Author Topic: Piggyback loans, 80/10/10 or 80/15/5 in 2015  (Read 4252 times)

Midas

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Piggyback loans, 80/10/10 or 80/15/5 in 2015
« on: March 06, 2015, 09:05:03 AM »
Are there many lenders doing these in 2015? Or do you have to go through two separate lenders, one for each loan?

Are the rates so much higher with these that you might as well just do the normal 80% loan 20% down payment?

Can you do a piggyback loan if you're buying a duplex? Lenders seem to require more of a down payment on these (minimum 25% down payment instead of 20% at one I checked).

Anyhow, if anyone has any lender to suggest that actually do these I'd love to hear about them.

I'm in Texas.
« Last Edit: March 06, 2015, 09:36:16 AM by Midas »

waltworks

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Re: Piggyback loans, 80/10/10 or 80/15/5 in 2015
« Reply #1 on: March 06, 2015, 11:43:47 AM »
Why do you want to do that?

-W

Midas

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Re: Piggyback loans, 80/10/10 or 80/15/5 in 2015
« Reply #2 on: March 06, 2015, 11:57:26 AM »
To not have to sell anything in my portfolio and take advantage of possibly low mortgage rates and larger tax deductions.

waltworks

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Re: Piggyback loans, 80/10/10 or 80/15/5 in 2015
« Reply #3 on: March 06, 2015, 12:09:44 PM »
Do you actually itemize? Is the mortgage going to be so huge that it will matter for your taxes?

AFAIK, you will always pay a premium to get a loan that leaves you with no skin in the game. Piggybacks are for poor people, loaded with fees, and a crappy deal. At least they used to be. Maybe, if they still exist, that has changed, but I wouldn't touch that idea with a 10 foot pole.

-W

To not have to sell anything in my portfolio and take advantage of possibly low mortgage rates and larger tax deductions.

Poorman

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Re: Piggyback loans, 80/10/10 or 80/15/5 in 2015
« Reply #4 on: March 06, 2015, 12:26:28 PM »
I'm in the mortgage industry and I haven't heard of any lenders offering piggybacks on investment properties.  You might want to check over at Bigger Pockets.  There are a few posters that are extremely knowledgeable about niche products for investors.

Edit:  I just noticed you were in Texas.  I believe it's illegal to get cash out above 80% even on primary residences in Texas.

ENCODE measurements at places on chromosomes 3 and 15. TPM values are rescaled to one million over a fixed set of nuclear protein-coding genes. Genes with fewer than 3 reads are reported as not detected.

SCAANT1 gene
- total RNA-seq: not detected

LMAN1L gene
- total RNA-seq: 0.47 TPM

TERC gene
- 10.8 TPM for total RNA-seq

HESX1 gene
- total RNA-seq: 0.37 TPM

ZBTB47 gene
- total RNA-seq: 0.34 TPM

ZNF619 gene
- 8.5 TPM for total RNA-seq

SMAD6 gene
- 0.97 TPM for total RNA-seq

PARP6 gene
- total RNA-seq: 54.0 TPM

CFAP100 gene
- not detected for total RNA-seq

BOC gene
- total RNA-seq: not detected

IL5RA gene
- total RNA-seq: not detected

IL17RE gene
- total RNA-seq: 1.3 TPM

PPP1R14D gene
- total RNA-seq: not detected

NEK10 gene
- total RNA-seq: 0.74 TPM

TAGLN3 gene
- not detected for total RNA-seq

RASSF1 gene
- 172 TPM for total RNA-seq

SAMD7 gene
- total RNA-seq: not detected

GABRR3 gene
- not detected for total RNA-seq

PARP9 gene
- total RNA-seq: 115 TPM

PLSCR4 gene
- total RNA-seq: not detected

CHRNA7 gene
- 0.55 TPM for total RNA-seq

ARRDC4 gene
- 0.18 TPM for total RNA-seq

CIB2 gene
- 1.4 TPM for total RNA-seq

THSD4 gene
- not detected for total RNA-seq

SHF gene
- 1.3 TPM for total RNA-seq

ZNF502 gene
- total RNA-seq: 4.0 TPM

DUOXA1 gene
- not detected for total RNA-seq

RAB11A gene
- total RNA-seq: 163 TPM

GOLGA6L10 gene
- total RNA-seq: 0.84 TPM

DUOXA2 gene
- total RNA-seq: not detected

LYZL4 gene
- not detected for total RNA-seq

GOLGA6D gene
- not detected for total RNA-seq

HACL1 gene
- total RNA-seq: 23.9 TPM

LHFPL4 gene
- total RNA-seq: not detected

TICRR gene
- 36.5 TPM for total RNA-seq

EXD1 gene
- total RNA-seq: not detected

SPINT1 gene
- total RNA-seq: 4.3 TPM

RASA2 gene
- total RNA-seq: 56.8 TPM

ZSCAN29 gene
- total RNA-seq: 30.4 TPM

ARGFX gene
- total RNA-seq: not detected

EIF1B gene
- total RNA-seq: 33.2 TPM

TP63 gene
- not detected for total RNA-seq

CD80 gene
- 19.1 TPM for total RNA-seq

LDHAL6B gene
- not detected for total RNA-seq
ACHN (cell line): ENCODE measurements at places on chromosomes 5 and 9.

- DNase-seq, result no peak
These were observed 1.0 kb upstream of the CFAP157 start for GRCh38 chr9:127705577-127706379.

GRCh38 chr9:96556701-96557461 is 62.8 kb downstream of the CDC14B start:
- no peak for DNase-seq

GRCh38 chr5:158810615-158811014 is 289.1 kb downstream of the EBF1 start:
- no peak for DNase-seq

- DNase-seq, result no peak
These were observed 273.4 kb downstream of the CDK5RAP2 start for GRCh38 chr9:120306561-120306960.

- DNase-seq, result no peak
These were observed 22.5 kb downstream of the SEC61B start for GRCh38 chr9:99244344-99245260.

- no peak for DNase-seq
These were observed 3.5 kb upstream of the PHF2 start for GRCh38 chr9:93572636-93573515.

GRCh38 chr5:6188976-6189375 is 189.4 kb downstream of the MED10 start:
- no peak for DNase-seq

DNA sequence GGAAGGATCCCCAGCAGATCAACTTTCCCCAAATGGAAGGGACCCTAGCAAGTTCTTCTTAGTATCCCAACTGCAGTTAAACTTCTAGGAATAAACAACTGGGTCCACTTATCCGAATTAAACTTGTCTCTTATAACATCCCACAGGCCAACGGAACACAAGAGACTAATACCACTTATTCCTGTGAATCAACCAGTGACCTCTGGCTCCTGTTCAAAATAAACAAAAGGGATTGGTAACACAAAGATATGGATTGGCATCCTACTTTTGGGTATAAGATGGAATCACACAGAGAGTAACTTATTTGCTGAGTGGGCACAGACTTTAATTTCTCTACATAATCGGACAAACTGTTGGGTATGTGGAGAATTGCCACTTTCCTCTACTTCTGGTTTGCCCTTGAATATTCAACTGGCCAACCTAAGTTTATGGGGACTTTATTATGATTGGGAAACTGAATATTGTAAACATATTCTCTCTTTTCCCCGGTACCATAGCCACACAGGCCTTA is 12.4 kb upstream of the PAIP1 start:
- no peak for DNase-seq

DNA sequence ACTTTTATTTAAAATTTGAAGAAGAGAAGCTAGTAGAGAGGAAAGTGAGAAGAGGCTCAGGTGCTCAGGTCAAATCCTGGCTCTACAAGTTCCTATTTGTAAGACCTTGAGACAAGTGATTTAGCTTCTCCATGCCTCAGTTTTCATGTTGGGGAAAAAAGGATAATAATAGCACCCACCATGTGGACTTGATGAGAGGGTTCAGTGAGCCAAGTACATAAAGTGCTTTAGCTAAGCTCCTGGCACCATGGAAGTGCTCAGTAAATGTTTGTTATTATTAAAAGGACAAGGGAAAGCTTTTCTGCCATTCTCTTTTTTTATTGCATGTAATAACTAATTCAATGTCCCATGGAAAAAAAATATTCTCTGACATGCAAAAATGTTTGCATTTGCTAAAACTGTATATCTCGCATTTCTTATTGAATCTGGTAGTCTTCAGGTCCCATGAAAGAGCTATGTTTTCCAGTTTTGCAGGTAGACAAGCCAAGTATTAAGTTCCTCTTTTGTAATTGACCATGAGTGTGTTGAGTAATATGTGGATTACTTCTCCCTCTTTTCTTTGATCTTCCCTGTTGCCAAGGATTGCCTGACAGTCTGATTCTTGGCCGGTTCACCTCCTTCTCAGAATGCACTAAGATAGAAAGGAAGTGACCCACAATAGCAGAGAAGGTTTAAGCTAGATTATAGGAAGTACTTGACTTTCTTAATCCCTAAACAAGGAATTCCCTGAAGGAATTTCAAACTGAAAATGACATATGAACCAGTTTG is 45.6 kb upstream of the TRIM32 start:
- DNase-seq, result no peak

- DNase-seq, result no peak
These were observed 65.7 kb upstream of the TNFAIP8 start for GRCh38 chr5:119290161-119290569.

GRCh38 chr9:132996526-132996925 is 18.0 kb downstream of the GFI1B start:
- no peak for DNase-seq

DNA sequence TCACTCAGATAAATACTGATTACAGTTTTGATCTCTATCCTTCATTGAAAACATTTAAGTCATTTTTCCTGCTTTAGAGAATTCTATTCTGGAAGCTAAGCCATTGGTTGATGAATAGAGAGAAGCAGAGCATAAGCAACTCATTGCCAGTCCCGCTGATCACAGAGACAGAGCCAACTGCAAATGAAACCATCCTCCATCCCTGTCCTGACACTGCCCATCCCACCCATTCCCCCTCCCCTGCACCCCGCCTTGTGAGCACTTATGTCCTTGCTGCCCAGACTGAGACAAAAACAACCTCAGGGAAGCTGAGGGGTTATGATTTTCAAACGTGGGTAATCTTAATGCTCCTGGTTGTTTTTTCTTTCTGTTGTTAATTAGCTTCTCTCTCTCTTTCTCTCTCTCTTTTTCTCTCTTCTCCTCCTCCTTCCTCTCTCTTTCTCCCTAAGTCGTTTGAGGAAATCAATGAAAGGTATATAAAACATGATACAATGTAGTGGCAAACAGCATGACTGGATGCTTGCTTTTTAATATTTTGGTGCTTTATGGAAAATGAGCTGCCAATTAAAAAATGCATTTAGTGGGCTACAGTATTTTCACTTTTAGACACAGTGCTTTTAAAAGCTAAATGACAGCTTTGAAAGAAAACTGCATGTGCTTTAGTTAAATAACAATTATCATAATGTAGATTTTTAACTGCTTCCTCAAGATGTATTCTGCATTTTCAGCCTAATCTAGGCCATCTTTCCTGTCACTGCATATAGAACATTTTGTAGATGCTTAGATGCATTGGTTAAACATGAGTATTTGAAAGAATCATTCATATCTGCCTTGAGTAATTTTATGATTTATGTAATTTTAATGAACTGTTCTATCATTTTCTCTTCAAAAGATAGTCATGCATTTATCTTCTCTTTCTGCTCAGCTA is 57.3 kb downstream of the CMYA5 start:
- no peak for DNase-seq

Midas

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Re: Piggyback loans, 80/10/10 or 80/15/5 in 2015
« Reply #5 on: March 06, 2015, 01:40:01 PM »
Doesn't this all depend on your assumptions, risk tolerance, and of course the math?

If you think that if your invested money will grow at 8% in stock index funds and you don't want to pull it out for a down payment (and pay capital gains tax) when someone is offering you 4% interest so you can finance 90%+ without PMI... well, it could be attractive to some people who don't mind the risk. If your assumptions turned out to be true you'd come out on top. But, the question is just how expensive the financed money above 80% is.

It's not like you'd foreclose if you lost your job when you have the money to buy the house in cash.

The other extreme: don't even finance it at all, but pull the full price of the home out of your investments and pay a huge amount of capital gains tax. I think most would agree that isn't a good idea unless maybe you're very wealthy. The opportunity cost is enormous. In between you could put anywhere from 20% to 100% down if you have the money. 80% is just the cutoff point to avoid PMI.

arebelspy

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Re: Piggyback loans, 80/10/10 or 80/15/5 in 2015
« Reply #6 on: March 08, 2015, 06:04:55 PM »
I have not found any lenders doing these anymore.
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Rein1987

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Re: Piggyback loans, 80/10/10 or 80/15/5 in 2015
« Reply #7 on: March 13, 2015, 03:09:39 PM »
I just did a piggyback like loan in 2015, but 70/10/20. Both 70% and 10% are from the same lender. I did this because I found the combined interest rate is much lower than just one loan. If we go for one loan, it will be 3%. By two, I got 2.375% interest on the 70% loan and 4% interest on the 10% loan. Also, my plan is to pay the 4% interest loan ASAP.